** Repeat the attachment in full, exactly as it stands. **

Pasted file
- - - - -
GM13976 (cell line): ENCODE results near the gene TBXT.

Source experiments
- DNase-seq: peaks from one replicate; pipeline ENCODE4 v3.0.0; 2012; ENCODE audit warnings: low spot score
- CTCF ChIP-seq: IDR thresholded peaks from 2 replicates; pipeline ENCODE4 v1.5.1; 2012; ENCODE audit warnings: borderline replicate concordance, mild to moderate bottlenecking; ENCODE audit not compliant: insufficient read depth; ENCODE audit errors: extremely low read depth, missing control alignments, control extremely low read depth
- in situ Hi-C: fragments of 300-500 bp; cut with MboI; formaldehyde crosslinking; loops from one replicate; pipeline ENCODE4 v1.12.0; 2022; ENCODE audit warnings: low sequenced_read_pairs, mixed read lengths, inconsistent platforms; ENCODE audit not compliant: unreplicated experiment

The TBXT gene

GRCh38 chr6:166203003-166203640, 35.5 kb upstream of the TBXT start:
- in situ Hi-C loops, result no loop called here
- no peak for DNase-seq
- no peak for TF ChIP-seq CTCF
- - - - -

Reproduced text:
GM13976 (cell line): ENCODE results near the gene TBXT.

Source experiments
- DNase-seq: peaks from one replicate; pipeline ENCODE4 v3.0.0; 2012; ENCODE audit warnings: low spot score
- CTCF ChIP-seq: IDR thresholded peaks from 2 replicates; pipeline ENCODE4 v1.5.1; 2012; ENCODE audit warnings: borderline replicate concordance, mild to moderate bottlenecking; ENCODE audit not compliant: insufficient read depth; ENCODE audit errors: extremely low read depth, missing control alignments, control extremely low read depth
- in situ Hi-C: fragments of 300-500 bp; cut with MboI; formaldehyde crosslinking; loops from one replicate; pipeline ENCODE4 v1.12.0; 2022; ENCODE audit warnings: low sequenced_read_pairs, mixed read lengths, inconsistent platforms; ENCODE audit not compliant: unreplicated experiment

The TBXT gene

GRCh38 chr6:166203003-166203640, 35.5 kb upstream of the TBXT start:
- in situ Hi-C loops, result no loop called here
- no peak for DNase-seq
- no peak for TF ChIP-seq CTCF